It’s no slight on the actors, and only a measure of the hand guiding them, that McQueen remains the star here. Like the finest filmmakers from a fine-arts background, he has a consistently rewarding understanding of the narrative powers of composition: abetted by heaving, tricky sound design and Harry Escott’s counter-intuitively soaring score (with an assist from some well-chosen Glenn Gould recordings), “Shame” conjures image upon image of such astonishing beauty that they’d risk stalling the film if not for the spare depth of feeling grounding the whole. The first of these opens the film, with Fassbender sprawled across his bed, his body as unhappily taut and angular as a Francis Bacon subject. He takes up the top half of the screen, a sea of creased cornflower-blue bedsheet filling the remainder: for its dense chain of trysts and dependencies, “Shame” is most powerfully a film of absence.

[Images: Momentum Pictures]


→ 34 Comments Tags: , , , , , , , , , | Filed in: Reviews

34 responses so far

  • 1 9-04-2011 at 5:47 am

    Guy Lodge said...

    Oscar prospects, before anyone asks: probably nil. And yay for that.

  • 2 9-04-2011 at 5:52 am

    JJ1 said...

    Guy, I hope you don’t get irked whenever people ask about the Oscar prospects … this IS “incontention”, haha.

    But in any case, thanks for that info/opinion. And thanks for another wonderfully written review. I hope you don’t stress too much about having to one-up your next review; or perhaps it just flows from that brain of yours too easily.

    You do have a knack. :)

  • 3 9-04-2011 at 6:11 am

    Guy Lodge said...

    I’m not at all irked — I just want to ensure people get excited about this film for the right reasons. Some readers have a tendency to assume that any strong film unveiled around this time of year must be an Oscar goer — I’d rather keep expectations in check while presenting a case for why the film matters regardless. ;)

  • 4 9-04-2011 at 6:43 am

    Liz said...

    Great review, Guy. I do have a question about this:

    “If the recent likes of ‘Jane Eyre’ and ‘X-Men: First Class’ warmed Hollywood up to the idea of Fassbender as a regular-world lead, this performance should give them pause — and that’s meant encouragingly.)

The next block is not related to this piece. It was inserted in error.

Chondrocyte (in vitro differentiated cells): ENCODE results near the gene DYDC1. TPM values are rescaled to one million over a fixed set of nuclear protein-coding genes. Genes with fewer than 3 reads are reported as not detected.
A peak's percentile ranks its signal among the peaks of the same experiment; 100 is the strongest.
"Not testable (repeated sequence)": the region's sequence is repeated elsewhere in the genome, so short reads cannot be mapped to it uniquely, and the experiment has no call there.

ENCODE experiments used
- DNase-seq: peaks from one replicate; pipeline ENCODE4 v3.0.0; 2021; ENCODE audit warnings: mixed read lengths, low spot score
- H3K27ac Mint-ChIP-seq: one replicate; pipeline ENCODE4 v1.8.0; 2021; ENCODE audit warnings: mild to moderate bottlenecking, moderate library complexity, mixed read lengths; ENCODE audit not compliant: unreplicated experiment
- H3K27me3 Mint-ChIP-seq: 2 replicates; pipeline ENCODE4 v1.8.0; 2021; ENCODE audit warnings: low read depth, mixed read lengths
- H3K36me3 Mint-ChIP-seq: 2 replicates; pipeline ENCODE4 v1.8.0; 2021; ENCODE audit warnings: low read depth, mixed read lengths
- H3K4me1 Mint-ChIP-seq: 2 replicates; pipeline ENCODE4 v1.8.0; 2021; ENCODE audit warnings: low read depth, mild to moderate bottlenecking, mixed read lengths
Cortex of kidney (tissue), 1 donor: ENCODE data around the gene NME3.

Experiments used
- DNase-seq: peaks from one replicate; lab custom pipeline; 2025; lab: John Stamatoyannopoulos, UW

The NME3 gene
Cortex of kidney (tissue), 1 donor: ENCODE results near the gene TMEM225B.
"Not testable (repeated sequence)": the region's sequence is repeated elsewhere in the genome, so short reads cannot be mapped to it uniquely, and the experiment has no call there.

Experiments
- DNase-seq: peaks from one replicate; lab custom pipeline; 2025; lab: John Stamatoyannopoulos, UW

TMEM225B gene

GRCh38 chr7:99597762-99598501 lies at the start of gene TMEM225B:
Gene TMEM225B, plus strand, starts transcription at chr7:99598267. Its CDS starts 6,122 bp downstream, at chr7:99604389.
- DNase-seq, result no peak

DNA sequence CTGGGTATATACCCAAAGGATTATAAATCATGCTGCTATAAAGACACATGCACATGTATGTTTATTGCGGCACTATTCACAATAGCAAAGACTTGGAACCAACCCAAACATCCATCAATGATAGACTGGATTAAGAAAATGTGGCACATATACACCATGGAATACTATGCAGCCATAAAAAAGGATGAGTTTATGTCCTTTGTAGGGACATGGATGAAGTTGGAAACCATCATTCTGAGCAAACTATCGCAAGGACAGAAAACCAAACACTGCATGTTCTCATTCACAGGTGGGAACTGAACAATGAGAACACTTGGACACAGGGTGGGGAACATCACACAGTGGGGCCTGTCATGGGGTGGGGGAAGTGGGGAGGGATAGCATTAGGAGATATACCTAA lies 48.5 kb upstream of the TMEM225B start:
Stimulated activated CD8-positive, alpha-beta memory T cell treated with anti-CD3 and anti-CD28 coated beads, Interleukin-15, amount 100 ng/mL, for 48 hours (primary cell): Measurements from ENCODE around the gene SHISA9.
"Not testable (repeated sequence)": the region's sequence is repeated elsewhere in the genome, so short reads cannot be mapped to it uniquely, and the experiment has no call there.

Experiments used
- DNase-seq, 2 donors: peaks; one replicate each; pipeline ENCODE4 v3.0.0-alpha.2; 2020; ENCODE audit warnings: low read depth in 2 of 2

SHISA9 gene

Could you elaborate a little further? Are you already concerned that Fassbender is becoming overexposed/rote in his choices? I ask because he’s possibly my favorite actor out there right now, and while I do want him to be successful and have his pick of projects, I don’t want to see him follow the path of someone like Russell Crowe, whom I used to love, but whose projects for the last few years have bored me to tears.

    Again, thanks for this! Fascinating stuff.

  • 5 9-04-2011 at 6:51 am

    Liz said...

    I should clarify: I’m speaking hypothetically in terms of Fassbender’s future projects, since “Shame” and “A Dangerous Method,” whatever their ultimate quality, certainly can’t qualify as rote.

  • 6 9-04-2011 at 7:19 am

    Michael said...

    perfect review is perfect. I seriously can’t wait to see this movie. I loved Hunger to bits and it doesn’t sound like this movie is going to let me down in the slightest. And Oscars? We don’t need no stinking Oscars! If the movie is that good, the people who watch it will be rewarded enough just by seeing it – further validation is hardly necessary.

    I am curious though if the film has received U.S. distribution yet and if there are any plans for a limited release within the U.S. this year, or if it is gonna follow a similar trajectory as “Meek’s Cutoff” and be released here sometime in Spring of 2012 (or later)?

  • 7 9-04-2011 at 7:24 am

    Guy Lodge said...

    Liz: I guess I mean that there’s a certain austerity about Fassbender — which is what we certainly like about him — that somehow resists mainstream heroism, and that’s especially apparent here. I’m probably wrong in terms of career projection, and I’m thrilled to see so many latching onto him, but I think it’s small, prickly projects like this where he really slays it.

    Michael: No US distribution yet, but it won’t be waiting long.

  • 8 9-04-2011 at 9:24 am

    Nick Davis said...

    Boy can I not wait for this. Between the Shame and the ALPS reviews, I’ve gotten all I needed from Venice. Can only go up from here, etc.

  • 9 9-04-2011 at 9:40 am

    DylanS said...

    I suspect Fassbender will have a dual-strand of a career, as so many actors do. He’ll do big mainstream projects and balance them with smaller, independent ones. His career up to this point is reminding me a great deal of Christian Bale’s.

  • 10 9-04-2011 at 10:52 am

    red_wine said...

    I was less gung-ho about Hunger than you (I found it a bit too myopic and contained) but definitely looking forward to Shame. I was impressed with McQueen and would like to see his work further. And of course there’s the allure of another good performance by Fassbender. I do agree about his austerity, even in his best moments in Jane Eyre, he seemed he was holding something back and not going all out.

    DylanS – that comparison isn’t doing Fassbender any favors.

  • 11 9-04-2011 at 10:53 am

    Pope said...

    Man, I’m hyped. I absolutely loved Hunger, can’t wait to see this. Oh, and like Nick said, the Alps reviews have me excited as well, though I wasn’t particularly a fan of dogtooth, it still had its moments of greatness, and anything with a provocative sub ject matter thats getting such good reviews is gonna get me excited.